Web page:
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The British Peace Movement 1870-1914$
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Paul Laity

Print publication date: 2002

Print ISBN-13: 9780199248353

Published to Oxford Scholarship Online: January 2010

DOI: 10.1093/acprof:oso/9780199248353.001.0001

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1889–1899: The Universal Peace Congresses, the Arms Race, and the Concert of Europe

1889–1899: The Universal Peace Congresses, the Arms Race, and the Concert of Europe

(p.114) 5 1889–1899: The Universal Peace Congresses, the Arms Race, and the Concert of Europe
The British Peace Movement 1870-1914


Oxford University Press

In 1889, the Conservative government in Britain launched a new programme of military shipbuilding that would set off an arms race. In the same year, however, nearly seventy international congresses were held in Paris to celebrate the centenary of the Revolution, including the inaugurating congress of the Second International and the first in a series of Universal Peace Congresses. Peace activists were hopeful that such conferences would help to counteract the reactionary tendencies of the time and go some way towards binding together the peoples of Europe so strongly that war would become impossible. The British representatives at the Universal Peace Congresses included members of a new peace association, the Friends' Peace Committee. This chapter also discusses the appeal made by W. T. Stead for the British war budgets of 1894 to be a high-water mark until the end of the century, the International Arbitration League's campaign for an Anglo-American arbitration treaty, British foreign policy, and the Concert of Europe.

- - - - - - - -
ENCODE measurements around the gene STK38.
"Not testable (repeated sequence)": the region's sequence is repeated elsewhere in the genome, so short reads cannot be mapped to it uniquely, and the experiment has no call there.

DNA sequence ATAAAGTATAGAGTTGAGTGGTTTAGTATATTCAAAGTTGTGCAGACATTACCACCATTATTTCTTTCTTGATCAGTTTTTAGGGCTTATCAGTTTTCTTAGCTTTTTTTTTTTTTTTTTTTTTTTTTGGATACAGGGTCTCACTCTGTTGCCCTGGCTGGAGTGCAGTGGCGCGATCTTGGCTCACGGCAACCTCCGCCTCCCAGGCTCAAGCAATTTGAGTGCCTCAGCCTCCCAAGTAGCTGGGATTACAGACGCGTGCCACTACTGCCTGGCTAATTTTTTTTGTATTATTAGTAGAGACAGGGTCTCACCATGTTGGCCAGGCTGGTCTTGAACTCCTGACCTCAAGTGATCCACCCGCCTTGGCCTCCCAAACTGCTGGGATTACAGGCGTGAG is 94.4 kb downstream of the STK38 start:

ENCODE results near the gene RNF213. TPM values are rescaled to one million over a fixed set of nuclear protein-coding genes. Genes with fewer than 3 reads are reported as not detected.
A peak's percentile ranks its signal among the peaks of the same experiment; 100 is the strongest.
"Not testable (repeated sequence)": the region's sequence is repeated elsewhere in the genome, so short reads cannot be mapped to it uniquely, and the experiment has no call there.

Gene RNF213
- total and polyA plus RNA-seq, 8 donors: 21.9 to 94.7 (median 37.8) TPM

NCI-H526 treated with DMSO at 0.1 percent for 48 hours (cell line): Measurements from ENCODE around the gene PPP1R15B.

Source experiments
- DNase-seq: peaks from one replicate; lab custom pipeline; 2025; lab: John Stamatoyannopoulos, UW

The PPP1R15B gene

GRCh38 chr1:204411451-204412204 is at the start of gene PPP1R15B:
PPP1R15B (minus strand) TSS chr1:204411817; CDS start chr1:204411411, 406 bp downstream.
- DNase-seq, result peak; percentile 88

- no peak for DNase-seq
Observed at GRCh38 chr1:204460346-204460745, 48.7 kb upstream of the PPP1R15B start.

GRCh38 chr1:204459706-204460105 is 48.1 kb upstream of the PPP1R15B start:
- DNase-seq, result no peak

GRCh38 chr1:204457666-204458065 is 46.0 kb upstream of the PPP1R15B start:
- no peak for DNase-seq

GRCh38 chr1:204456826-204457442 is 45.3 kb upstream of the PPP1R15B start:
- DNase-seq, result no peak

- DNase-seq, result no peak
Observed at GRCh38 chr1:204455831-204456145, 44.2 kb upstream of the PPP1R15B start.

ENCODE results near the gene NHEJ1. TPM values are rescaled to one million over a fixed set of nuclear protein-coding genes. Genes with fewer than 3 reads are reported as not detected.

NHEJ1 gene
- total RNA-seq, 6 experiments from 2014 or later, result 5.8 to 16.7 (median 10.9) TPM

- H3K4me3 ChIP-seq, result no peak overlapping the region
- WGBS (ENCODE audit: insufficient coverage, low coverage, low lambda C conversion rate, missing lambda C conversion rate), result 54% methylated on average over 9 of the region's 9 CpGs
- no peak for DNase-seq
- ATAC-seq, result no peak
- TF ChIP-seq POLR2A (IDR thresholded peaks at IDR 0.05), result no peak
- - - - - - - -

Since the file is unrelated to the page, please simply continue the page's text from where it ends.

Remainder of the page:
Keywords:   arms race, peace movement, Universal Peace Congresses, Britain, Europe, W. T. Stead, Concert of Europe, arbitration, International Arbitration League, foreign policy

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